My Conversion To Orthodoxy

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Fr. Jonathan Hemmings (Orthodox Christian Parish of the Holy and Life-Giving Cross at Lancaster) talks about his conversion to Orthodoxy, his meeting Metropolitan Anthony of Sourouzh, the Most Reverend Metropolitan Kallistos Ware, and other Living Signposts God of the Faith, and his last book, Fountains in the Desert.

 

For a more detailed testimony of Fr. Jonathan’s Conversion go to Finding the Faith of Joseph of Arimathea

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Living Waters

 

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Isaiah 43:19

19 Behold, I will do a new thing,

Now it shall spring forth;

Shall you not know it?

I will even make a road in the wilderness

And rivers in the desert.

 

John 4:10

10 Jesus answered and said to her, “If you knew the gift of God, and who it is who says to you, ‘Give Me a drink,’ you would have asked Him, and He would have given you living water.”

 

John 7:38

38 He who believes in Me, as the Scripture has said, out of his heart will flow rivers of living water.”

 

John 19:34

34 But one of the soldiers with a spear pierced his side, and forthwith came there out blood and water.

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Listen!

 

A person’s response to God’s offer of salvation is a matter of engaging the will, faith and action.

Without the will there is no movement,

Without faith there is no direction,

Without action there is no reward.

 

To discover Living Water requires us knowing:

Whose open Hand provides this blessing and treasure

What is it’s measure

and

Where to find it flowing?

 

We must start by digging for water in the caverns of the heart.

If the ground is rocky, we must dig in silence with the sharp adze of patience.

 

 

Listen carefully!

Do your hear something?

 

If our ground is hard, we must soften it with mercy and repentance:

For the soil of pride can only be removed through meek dependence

On God.

 

Listen!

Do you hear the drip of water on stone?

 

We must not simply remove the weeds which are the fruits of the passions,

we must excavate each day with persistence

since familiar habits possess a stubborn resistance;

whereas the humus of humility is the place to locate compassion.

 

In this way, we may even lead in order to serve.

Leading the way to build a viaduct for the King of Glory

Order our service to others by constructing a conduit for Christ.

 

Dig therefore with wisdom,

Dig with discernment,

Dig with love,

Whilst guarding the heart at all times with diligence.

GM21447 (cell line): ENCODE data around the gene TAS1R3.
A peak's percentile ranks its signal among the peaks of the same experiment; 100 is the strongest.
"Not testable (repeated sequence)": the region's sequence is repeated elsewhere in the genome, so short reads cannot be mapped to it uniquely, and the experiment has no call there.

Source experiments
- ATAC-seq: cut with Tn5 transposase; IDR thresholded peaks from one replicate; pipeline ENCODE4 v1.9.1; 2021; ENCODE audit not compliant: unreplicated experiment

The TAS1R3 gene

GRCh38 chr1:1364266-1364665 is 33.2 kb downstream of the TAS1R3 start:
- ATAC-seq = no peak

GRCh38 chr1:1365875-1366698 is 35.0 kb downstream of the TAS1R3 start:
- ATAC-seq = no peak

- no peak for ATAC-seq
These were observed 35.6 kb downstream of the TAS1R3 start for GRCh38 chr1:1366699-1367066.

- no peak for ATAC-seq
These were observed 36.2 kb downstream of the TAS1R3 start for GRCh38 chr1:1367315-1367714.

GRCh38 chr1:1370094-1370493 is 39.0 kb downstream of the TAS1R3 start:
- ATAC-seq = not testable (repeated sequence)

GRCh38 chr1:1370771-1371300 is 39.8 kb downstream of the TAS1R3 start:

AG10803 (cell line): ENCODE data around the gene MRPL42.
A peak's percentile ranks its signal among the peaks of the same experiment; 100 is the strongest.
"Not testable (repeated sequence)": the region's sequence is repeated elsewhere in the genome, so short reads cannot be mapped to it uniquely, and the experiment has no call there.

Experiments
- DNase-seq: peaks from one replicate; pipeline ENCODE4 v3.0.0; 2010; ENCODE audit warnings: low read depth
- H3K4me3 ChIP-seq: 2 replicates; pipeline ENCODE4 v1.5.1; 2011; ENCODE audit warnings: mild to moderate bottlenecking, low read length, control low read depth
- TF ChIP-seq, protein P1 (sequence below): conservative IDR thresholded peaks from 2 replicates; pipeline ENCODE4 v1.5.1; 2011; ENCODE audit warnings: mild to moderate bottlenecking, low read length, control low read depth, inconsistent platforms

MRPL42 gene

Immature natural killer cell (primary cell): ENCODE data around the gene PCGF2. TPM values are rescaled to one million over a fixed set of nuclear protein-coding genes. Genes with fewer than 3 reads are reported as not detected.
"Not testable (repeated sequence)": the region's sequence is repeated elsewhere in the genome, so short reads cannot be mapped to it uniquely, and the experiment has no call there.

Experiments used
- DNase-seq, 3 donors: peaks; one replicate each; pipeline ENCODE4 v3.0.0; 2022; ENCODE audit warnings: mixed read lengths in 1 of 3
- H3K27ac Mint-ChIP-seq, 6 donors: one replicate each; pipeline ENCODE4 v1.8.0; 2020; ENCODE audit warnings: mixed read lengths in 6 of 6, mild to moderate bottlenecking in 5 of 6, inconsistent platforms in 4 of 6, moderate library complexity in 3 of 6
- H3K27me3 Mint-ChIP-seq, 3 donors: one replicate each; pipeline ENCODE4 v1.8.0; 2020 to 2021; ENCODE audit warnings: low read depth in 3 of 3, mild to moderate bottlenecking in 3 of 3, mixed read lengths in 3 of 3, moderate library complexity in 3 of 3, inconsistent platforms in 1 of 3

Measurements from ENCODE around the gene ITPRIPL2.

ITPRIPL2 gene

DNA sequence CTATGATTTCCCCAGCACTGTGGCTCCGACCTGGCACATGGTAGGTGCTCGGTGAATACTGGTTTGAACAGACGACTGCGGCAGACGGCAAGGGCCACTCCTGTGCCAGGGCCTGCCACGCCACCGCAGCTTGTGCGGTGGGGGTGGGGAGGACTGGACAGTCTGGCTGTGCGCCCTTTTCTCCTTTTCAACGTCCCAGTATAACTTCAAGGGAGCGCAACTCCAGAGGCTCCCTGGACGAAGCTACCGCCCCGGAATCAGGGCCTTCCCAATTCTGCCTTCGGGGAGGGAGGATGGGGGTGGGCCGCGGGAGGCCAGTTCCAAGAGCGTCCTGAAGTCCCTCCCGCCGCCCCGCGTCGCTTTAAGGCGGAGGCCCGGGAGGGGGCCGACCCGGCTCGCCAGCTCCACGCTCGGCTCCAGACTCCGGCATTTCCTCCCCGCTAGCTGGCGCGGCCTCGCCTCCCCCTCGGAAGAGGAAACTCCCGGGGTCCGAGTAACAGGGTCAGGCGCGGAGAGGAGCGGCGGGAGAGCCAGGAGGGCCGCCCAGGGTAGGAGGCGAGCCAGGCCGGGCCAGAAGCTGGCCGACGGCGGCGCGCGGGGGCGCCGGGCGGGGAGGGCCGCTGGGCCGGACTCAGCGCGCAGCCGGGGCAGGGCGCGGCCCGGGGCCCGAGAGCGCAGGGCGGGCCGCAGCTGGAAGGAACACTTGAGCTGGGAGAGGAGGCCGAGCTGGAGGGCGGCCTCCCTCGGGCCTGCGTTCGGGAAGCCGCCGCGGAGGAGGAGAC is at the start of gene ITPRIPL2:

Listen!

Do you hear water flowing?

 

Because at the time appointed,

At the opportune moment,

We who are disjointed

are healed and

Sealed with the Holy Spirit.

 

God opens the flood gates of our hearts

With His own master key of humility,

To become a channel of His grace.

 

Just listen to that sound!

 

The sound of Living waters;

an ocean wave, a mighty river in flood, a cascading waterfall

a fountain of benediction;

heard by earth’s sons and daughters

To become for all a Life- Giving spring, welling up to Eternity.

 

Work hard then each day and dig!

Listen, work, dig deep

head bowed with sweat and tears,

extinguishing fears of death, awakening life from sleep,

exchanging salt waters for sweet

to greet Living waters.

 

Many rich and powerful men would pay dearly to see the Lord or His Most Pure Mother, but God does not appear in riches, but in the humble heart… Every one of the poorest men can be humbled and come to know God. It needs neither money nor reputation to come to know God, but only humility.

(St. Silouan the Athonite, Writings, I.11,21)

 

By Fr. Jonathan Hemmings

 

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Work Pray Be Saved

transfiguration orthodox church Work Prayer Salvation

 

Work Pray Be Saved! Back to Mikrokastro monastery, my spiritual basis in Greece! For the Transfiguration Feast. “Lord, it is good for us to be here. If you wish, I will put up three shelters—one for you, one for Moses and one for Elijah!” I feel so safe, protected and loved here! It is always like this: the Mother of God always comforts me; the peace, stillness and hesychia of the monastery invades me; the fellowship of the nuns warms me; the motherly affection of its Abbess, Mother Theologia’s love nurtures me; the nuns’ combination of discipline, structure, work and prayer ‘stabilises’ me; their wise ‘equation’: Work and Prayer= Salvation!‘ centers’ me, ‘grounds’ me on peace and the Holy Spirit.

orthodox monastic Work Prayer Salvation

 

Just today, I felt so happy harvesting, curing and storing potatoes after the Matins service and Holy Liturgy in the monastery chapel! It felt so exhilaratingly Van Goghean!

Work Pray Be Saved

van gogh Work Pray Be Saved